Andros is the largest and most northerly of the Cyclades group. Due to its ease of access from Rafina on the mainland, it is popular with wealthy Athenians as a spot for a second home, and with others as a holiday getaway.
Andros is big enough to absorb plenty of visitors, though, being over 40km from one end to the other. It is quite a mountainous island, too, with Mt Petalo in the centre rising to 944m. This divides the island into two distinct halves, the north being more rugged and barren, while the south is much more fertile and green.
Andros has been inhabited ever since the Ionians arrived in about 1000 BC, and since then the Romans, Venetians and Turks have all left their stamp on the island.
To get to Andros you need to fly to Athens and then take the ferry from Rafina.
There are several fast ferry connections per day between Rafina on the mainland and Andros, with a journey time of about two hours.
Ferries in Greece has an excellent and very thorough website where in addition to checking ferry schedules and times, you can also book tickets and get lots of useful information about travelling by ferry in Greece.
Andros Town (or Chora) shows the influence of the wealthy Athenians who have lived here over the last couple of centuries, with many elegant Neo-classical mansions. Many of these were built during the 1920s and 1930s, when Greek shipping dynasties amassed incredible wealth by dominating the world’s maritime trade. The town has a clean and prosperous air, its main street pedestrianised with marble slabs underfoot.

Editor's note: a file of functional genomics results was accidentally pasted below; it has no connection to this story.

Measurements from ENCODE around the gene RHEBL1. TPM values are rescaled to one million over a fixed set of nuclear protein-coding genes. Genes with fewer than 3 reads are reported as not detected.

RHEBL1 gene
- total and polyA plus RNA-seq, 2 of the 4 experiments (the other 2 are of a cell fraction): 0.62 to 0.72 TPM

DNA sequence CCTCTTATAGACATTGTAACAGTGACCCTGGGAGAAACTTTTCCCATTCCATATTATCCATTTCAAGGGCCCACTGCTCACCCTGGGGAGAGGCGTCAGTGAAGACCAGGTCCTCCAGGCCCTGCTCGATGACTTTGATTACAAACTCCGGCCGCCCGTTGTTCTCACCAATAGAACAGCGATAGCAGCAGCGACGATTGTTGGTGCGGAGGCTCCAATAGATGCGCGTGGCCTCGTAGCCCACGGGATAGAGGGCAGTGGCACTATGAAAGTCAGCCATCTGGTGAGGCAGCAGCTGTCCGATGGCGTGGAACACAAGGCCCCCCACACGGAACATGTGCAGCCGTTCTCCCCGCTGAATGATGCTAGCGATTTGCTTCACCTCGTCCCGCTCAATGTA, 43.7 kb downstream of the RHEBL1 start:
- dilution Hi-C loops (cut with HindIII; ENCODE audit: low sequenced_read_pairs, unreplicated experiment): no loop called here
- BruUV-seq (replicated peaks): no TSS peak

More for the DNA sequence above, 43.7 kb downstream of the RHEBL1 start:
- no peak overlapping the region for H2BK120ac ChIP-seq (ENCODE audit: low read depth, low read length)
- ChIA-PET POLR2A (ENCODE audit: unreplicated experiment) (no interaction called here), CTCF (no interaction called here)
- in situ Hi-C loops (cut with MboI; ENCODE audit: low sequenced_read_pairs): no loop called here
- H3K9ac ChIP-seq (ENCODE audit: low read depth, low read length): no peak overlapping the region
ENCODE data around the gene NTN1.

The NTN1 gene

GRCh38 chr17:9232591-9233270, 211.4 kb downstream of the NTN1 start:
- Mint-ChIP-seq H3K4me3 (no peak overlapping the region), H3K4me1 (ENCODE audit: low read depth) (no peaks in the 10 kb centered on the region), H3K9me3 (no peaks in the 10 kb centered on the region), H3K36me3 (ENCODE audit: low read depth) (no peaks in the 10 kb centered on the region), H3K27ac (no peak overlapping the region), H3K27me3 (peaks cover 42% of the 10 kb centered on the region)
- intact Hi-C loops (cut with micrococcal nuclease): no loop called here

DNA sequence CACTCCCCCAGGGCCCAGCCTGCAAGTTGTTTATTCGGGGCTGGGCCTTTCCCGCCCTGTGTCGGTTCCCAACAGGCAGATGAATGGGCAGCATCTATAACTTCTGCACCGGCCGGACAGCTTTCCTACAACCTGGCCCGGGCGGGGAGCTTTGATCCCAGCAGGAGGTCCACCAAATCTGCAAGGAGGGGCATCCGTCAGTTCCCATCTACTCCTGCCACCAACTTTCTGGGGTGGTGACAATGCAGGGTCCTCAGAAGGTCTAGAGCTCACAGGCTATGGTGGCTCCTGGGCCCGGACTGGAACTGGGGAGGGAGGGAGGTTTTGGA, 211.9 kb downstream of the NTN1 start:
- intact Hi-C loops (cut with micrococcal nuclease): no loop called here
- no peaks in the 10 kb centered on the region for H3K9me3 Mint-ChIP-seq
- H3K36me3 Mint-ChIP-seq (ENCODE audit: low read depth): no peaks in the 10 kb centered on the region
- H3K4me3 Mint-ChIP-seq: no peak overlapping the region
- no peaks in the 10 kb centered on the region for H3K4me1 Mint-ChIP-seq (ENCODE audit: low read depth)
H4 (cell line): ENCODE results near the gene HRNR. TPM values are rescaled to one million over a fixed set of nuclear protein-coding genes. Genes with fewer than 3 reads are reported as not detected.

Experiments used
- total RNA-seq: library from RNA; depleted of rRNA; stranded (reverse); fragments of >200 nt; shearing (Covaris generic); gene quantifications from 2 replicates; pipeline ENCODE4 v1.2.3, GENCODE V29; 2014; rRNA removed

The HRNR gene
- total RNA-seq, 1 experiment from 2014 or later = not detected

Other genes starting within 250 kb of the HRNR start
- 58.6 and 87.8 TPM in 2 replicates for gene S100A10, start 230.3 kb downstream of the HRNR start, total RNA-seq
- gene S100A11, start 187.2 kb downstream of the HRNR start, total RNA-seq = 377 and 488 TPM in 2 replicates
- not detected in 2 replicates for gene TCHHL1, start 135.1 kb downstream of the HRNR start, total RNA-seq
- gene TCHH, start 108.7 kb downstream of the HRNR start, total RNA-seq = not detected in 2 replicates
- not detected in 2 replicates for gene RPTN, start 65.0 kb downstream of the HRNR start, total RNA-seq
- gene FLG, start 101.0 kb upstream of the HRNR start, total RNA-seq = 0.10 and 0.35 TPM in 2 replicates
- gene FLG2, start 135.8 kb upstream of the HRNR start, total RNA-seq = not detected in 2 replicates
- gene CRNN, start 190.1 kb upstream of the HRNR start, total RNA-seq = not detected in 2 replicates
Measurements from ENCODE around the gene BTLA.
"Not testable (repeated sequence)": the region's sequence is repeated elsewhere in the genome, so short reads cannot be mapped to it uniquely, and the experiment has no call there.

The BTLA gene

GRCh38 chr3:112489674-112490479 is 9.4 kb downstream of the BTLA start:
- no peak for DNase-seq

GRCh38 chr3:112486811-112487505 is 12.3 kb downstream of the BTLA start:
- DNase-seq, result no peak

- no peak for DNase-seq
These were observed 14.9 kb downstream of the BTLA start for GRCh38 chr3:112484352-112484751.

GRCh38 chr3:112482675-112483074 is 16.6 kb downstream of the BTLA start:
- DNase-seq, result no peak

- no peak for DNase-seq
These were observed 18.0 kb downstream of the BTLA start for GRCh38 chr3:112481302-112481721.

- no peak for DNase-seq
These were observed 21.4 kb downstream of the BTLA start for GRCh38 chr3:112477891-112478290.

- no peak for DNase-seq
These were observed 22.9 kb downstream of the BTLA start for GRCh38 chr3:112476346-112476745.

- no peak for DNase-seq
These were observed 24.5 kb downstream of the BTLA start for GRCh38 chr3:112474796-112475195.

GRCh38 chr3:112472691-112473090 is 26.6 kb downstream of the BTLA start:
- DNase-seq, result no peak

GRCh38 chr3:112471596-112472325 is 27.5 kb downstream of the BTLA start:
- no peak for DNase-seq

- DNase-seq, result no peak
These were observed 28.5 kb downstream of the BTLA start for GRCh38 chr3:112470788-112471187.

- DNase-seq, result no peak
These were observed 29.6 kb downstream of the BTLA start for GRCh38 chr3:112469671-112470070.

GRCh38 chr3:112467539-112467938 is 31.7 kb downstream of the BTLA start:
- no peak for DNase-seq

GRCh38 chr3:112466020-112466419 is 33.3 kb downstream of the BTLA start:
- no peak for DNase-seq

The town has a good Archaeological Museum as the island has been quite rich in finds, and it also boasts an unusual and very good Museum of Contemporary Art, housed in two buildings and featuring work by artists including Rodin and Barbara Hepworth alongside modern Greek artists, and with a delightful sculpture garden too.
There are plenty of good beaches on the south and northeast coasts of Andros, both busy and peaceful, and no one should miss seeing the Monastery of Moni Panachrantou. This is in the mountains south of Andros Town and 230m high. It was founded in 961 and is kept immaculately, even though only a handful of monks now live here.
The latest edition of the Lonely Planet travel guide to Greece is a comprehensive 750-page guidebook to the whole country.
Greece Travel Secrets visits the Cretan Botano herbs and spices shop near Matala in southern Crete in search of the herb man of Kouses.
Greece Travel Secrets visits the Zacharioudakis Winery near Ancient Gortina in southern Crete, and does a vineyard tour arranged by our guide from Go Crete.